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Touché Digicel.

Digicel took to the streets today setting off car alarms with their mobile sound system, causing congestion on the sidewalks with their numbers, and triggering epileptic seizures with their bright red attire.  And they got up early to set about on their campaign of terror.

While on my way to work this morning the Gleaner caught my eye with the following headline "Reduction in call rates". I immediately thought this was in reference to the proposed cut in network termination fees (the amount that each provider pays to the other for placing a call into their respective networks).

With that thought in mind I was then greeted by a ridiculous looking, large red mouth with it's tongue stuck out - I was terrified! Standing (or perhaps hiding) behind this monstrosity was a guy wearing a Digicel shirt advertising a flat calling rate of $8.99. He didn't seem particularly thrilled with his outfit.  But his partners in crime were distributing fliers in the traffic at the stop lights, and they were bubbling with excitement.  Maybe they were just happy they didn't have to wear the silly looking cardboard mouth.

My initial mental assessment of these two bits of information (the headline, and the Digicel campaign), was that the government legislated a change in termination rates, and Digicel was out of the blocks ahead of LIME in making it a great opportunity to shape the minds of the public on this new change.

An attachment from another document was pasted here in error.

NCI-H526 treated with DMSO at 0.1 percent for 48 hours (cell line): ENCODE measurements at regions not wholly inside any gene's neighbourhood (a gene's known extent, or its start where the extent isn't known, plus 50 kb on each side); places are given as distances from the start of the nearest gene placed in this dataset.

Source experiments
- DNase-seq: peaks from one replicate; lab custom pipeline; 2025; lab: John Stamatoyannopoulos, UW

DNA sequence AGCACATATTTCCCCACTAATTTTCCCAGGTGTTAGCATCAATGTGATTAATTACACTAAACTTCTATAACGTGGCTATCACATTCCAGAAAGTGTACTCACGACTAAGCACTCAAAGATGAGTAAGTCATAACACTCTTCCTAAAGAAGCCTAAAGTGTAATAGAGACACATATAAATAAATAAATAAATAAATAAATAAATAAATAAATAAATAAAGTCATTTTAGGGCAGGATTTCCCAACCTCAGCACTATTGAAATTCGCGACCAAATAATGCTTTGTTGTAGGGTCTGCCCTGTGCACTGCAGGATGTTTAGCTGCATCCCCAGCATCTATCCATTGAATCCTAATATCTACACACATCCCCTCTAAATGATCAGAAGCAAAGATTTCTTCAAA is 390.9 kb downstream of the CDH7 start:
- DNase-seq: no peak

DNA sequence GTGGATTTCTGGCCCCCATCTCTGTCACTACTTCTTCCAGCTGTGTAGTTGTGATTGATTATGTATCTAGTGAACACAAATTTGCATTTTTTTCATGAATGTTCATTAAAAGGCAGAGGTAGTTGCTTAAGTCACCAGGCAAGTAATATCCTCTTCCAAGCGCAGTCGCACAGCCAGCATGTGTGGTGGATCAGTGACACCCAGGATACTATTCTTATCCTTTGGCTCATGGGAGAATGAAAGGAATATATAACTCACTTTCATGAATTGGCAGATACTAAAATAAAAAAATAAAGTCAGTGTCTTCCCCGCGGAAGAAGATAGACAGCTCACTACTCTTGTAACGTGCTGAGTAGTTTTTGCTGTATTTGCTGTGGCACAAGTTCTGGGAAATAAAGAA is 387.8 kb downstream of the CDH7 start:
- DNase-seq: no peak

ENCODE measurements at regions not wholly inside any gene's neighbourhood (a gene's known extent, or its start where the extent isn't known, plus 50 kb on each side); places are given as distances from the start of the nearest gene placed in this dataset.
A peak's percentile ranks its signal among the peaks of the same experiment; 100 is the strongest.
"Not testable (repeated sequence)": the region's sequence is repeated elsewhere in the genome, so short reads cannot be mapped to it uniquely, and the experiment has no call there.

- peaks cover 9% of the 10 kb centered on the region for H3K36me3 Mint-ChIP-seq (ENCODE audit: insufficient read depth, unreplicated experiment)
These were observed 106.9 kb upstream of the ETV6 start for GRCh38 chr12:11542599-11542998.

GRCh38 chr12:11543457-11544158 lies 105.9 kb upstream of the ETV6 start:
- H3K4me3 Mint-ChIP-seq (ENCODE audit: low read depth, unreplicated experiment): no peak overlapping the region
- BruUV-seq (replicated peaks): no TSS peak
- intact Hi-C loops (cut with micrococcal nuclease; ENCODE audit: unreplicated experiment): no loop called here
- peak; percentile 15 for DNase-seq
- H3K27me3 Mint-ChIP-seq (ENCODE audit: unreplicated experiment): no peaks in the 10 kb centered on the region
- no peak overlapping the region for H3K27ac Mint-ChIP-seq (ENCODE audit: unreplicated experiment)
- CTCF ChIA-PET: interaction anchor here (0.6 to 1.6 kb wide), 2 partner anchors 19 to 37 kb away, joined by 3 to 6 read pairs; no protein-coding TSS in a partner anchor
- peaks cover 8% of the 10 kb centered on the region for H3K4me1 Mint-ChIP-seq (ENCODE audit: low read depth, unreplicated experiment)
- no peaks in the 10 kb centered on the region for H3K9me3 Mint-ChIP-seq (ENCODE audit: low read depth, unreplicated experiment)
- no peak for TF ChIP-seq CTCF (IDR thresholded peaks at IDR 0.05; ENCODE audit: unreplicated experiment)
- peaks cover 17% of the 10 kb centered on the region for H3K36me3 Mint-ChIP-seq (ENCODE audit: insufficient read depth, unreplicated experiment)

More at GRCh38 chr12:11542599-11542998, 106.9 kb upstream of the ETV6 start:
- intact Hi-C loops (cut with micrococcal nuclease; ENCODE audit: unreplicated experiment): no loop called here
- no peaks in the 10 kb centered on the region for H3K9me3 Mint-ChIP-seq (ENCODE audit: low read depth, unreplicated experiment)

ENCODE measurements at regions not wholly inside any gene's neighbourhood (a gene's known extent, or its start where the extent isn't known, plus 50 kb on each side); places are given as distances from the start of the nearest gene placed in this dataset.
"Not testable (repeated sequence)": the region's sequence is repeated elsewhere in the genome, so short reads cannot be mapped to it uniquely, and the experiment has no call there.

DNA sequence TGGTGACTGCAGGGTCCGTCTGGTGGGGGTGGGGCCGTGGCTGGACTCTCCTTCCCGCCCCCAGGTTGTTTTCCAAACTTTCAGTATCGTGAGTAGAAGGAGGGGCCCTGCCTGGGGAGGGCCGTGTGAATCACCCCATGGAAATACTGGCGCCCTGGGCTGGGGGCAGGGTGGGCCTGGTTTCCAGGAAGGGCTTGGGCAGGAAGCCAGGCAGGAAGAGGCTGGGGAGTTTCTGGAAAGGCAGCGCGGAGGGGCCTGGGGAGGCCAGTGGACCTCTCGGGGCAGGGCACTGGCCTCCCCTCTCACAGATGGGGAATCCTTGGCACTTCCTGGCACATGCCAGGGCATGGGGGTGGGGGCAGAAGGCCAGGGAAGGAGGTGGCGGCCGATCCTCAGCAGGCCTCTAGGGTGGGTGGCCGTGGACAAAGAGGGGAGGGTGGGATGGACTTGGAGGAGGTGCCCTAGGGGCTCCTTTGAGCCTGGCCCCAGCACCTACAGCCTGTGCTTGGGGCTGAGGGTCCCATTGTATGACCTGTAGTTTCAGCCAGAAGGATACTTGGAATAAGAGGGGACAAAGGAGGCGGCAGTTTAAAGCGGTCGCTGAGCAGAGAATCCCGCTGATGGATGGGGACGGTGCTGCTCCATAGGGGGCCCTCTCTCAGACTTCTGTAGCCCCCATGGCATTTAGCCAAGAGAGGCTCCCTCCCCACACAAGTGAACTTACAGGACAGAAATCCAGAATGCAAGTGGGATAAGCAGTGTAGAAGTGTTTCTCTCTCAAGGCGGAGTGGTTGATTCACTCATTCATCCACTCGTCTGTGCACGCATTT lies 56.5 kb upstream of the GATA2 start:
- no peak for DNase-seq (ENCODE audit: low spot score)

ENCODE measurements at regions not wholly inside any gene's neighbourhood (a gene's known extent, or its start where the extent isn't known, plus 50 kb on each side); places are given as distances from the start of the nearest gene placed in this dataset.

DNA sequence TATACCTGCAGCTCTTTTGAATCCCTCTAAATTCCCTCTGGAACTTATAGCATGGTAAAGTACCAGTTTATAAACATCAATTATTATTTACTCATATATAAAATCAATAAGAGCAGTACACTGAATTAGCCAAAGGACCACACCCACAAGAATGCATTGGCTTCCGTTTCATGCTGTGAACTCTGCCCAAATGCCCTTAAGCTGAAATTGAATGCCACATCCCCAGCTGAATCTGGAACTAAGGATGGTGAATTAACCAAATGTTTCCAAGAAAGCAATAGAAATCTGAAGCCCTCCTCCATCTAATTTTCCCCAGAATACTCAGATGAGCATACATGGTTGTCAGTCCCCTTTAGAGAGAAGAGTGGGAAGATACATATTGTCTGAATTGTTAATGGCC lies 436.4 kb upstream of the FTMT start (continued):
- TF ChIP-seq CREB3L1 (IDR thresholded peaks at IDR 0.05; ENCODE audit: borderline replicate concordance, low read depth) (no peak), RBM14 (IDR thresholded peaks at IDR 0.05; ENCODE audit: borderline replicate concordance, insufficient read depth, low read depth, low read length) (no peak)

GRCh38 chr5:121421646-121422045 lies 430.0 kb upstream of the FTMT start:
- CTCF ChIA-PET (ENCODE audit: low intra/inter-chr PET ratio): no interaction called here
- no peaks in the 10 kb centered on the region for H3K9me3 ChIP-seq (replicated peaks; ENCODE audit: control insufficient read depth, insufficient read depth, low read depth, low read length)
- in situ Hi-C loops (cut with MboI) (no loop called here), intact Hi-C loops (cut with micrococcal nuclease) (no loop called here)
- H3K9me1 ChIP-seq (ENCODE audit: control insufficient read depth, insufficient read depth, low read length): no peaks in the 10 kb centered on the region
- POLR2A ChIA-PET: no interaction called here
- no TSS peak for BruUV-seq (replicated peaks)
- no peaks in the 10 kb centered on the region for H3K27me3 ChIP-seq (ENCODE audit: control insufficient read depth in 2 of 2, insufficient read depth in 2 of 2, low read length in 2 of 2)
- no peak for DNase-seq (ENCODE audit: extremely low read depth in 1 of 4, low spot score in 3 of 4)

Unfortunately this was wishful thinking, at least as far as the reduction in termination rate was concerned. The rate change headline and the Digicel campaign are one and the same. In a dastardly move, Digicel today announced a flat rate calling plan for calls to all networks, with pomp and fanfare.

It's worth noting that this new rate is a effectively a reduction of only $1.01 off current Digicel to Digicel rates, and an increase of $0.99 in off peak rates.  But psychologically $8.99 looks like a bigger reduction.  For out of network calls, consumers are seeing reductions in excess of $5 and $8 (for LIME and Flow call respectively).

While I'm no fan of Digicel, I have to grudgingly give them credit for this brilliant piece of strategy. One day, that headline will be about a forced reduction to the termination rate. Digicel, realizing the inevitable, has gone on the offensive. When the change comes, and LIME reduces its cross network rates (currently at $12 for prepaid customers) there shall be no opportunity for LIME to capitalize on this from a marketing perspective. Digicel will not be caught on the back foot when that ball comes their direction.

Digicel stands to lose some money in the process, but not a lot if they play their cards right. With the government gunning for lower rates, Digicel is in a fight it can't win. Lowering rates ahead of a government mandate wins them consumer favour, and disarms the competition. Any forthcoming rate changes by LIME will merely seem like a response.  The man on the street won't know the real reasons behind the rate change, and this is why this is such a good move.

Good job on this preemptive strike Digicel. Your move LIME.
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